Two Kettles

From Wikipedia, the free encyclopedia
Jump to navigation Jump to search

Two Kettles or O'ohe Nuŋpa (O'ohenuŋpa, O'ohenonpa - "Two Boilings" or "Two Kettles") was a large sub division of the Lakota Sioux tribe of Native Americans, numbering about 5000-6000 in 1800, united with the Blackfeet/Sihasapa band in 1824, were decimated by smallpox in 1851, then by cholera, now considered extinct. Survivors lived at Cheyenne River Agency.[1]

Together with the Sans Arc (Itazipco, Itazipcola, Hazipco - 'Those who hunt without bows') and Miniconjou (Mnikonju, Hoĥwoju - 'Plants by the Water') they were often referred to as Central Lakota[citation needed] and divided into several bands or tiyošpaye.

Historic O'ohe Nuŋpa tiyošpaye or bands[edit]

  • Wanuwaktenula (Wah-nee-wack-ata-o-ne-lar, aka Waniwacteonila - 'Killed Accidentally')
  • Sunka Yutesni ('Eat No Dogs')
  • Mniŝala ('Red Water', a splinter group from the Sans Arc tiyošpaye, also called Mnisala- 'Red Water')
  • Oiglapta ('Take All That Is Left')

The O'ohe Nuŋpa or Two Kettles were first part of the Miniconjou tiyošpaye called Wanhin Wega ('Broken Arrow'), split off about 1840 and became a separate oyate or tribe.[2]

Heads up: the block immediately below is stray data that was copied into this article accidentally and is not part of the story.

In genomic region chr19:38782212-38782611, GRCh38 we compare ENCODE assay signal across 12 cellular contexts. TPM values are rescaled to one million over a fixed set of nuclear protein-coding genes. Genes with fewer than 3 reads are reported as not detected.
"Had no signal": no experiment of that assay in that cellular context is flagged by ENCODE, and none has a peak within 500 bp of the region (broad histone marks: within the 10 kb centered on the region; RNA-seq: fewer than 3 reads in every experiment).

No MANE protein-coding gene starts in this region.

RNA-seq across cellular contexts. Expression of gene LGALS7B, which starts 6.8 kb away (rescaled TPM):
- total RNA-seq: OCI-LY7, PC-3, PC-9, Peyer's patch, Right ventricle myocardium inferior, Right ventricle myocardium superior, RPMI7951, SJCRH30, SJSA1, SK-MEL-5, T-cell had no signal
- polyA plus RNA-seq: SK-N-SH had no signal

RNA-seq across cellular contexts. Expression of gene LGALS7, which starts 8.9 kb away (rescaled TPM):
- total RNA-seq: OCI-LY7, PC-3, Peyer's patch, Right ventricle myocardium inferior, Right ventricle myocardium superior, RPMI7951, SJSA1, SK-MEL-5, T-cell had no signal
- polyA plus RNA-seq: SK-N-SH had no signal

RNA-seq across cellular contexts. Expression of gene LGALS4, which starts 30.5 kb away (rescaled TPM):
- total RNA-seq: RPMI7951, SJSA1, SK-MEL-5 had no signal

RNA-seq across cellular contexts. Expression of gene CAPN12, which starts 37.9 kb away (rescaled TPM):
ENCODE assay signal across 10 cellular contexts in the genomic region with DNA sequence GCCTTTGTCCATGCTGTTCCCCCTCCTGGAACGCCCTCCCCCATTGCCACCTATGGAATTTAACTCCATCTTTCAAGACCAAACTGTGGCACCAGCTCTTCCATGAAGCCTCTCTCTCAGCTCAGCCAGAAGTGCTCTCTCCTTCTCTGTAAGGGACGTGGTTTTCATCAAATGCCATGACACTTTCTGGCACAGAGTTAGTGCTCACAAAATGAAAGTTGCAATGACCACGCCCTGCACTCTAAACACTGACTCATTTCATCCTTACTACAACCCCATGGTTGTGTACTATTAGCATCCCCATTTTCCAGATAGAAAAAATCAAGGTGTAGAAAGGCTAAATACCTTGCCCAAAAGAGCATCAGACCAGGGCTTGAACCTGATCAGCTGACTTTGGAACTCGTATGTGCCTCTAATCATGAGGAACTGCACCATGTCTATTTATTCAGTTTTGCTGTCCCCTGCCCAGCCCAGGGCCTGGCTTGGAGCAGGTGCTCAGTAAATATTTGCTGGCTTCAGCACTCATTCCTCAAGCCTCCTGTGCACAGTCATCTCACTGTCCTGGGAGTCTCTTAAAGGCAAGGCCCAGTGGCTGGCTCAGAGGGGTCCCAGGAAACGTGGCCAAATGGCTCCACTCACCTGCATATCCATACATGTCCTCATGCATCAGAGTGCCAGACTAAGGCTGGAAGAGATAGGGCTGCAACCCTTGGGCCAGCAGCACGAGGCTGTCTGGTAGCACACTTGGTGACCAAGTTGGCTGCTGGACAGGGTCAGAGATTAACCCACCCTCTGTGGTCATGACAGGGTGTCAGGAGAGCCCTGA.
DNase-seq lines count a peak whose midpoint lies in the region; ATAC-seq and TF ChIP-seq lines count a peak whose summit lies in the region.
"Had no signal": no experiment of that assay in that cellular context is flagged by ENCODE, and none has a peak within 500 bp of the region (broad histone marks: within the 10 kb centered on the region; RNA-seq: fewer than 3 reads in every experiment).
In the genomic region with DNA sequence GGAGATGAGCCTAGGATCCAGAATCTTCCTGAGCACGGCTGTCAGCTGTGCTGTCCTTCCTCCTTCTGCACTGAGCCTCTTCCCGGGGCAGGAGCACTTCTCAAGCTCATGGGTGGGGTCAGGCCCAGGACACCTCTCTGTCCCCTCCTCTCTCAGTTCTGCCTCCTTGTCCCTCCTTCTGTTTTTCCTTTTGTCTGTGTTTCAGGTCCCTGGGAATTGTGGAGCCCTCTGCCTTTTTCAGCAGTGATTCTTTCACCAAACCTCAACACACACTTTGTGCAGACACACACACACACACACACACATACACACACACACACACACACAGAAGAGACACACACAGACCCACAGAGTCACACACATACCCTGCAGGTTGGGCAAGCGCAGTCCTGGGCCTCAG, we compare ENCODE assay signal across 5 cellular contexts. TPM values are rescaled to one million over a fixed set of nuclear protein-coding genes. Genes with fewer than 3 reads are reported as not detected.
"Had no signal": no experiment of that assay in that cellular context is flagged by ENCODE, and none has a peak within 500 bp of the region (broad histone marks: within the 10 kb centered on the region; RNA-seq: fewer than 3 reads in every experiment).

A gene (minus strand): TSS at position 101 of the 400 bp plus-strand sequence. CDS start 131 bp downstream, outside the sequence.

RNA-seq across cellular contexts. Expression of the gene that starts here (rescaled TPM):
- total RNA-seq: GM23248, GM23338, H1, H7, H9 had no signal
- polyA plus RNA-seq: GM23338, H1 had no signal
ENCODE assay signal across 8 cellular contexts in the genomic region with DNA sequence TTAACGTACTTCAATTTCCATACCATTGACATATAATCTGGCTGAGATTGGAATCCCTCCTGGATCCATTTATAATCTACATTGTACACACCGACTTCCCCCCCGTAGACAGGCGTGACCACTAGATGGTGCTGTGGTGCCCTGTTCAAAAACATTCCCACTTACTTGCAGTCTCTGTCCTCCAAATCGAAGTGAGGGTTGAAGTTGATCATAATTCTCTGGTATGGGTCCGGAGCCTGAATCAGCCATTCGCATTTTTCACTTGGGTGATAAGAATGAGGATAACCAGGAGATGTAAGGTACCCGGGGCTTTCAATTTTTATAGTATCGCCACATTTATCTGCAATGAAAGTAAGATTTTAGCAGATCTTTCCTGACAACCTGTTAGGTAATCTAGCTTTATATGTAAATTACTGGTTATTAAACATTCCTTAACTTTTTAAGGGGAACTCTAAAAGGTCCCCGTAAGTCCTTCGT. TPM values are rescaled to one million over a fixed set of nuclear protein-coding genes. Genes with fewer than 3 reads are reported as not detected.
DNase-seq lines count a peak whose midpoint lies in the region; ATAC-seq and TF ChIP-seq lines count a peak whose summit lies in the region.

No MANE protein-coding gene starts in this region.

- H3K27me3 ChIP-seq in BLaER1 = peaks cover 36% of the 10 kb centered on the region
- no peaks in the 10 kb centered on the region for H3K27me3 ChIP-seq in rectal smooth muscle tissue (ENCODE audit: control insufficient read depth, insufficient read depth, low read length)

The O'ohe Nuŋpa were often also divided into two groups:[3]

  1. O'ohe Núŋpa (Oohe Noⁿpa - 'Two Boilings' or 'Two Kettles')
  2. Ma Waqota (Ma-wahota - 'Skin-smeared-with-whitish-earth')


Before 1843 explorers give no reference to this subdivision. The band appeared to number 800 people. At the usual average of 7 people per lodge, that would make about 115 lodges (tepees when unoccupied), equating to 230 warriors at the norm of 2 per lodge. They were varyingly claimed to live among other herds of buffalo, or to live separate from other bands by the Cheyenne River and the Missouri River. They respected white traders and visitors and hunted skillfully. Early on they rarely engaged in warfare but later did so. Later still they signed a treaty agreeing not to attack others except in self-defense.


  1. ^ Josephine Waggoner, Witness: a Húnkpapha historian's strong-heart song of the Lakotas. 2013 University of Nebraska. pp 51,52.
  2. ^ Two Kettles
  3. ^ James Owen Dorsey: Siouan Sociology, Echo Lib, 2007, ISBN 978-1-4068-2595-4

External links[edit]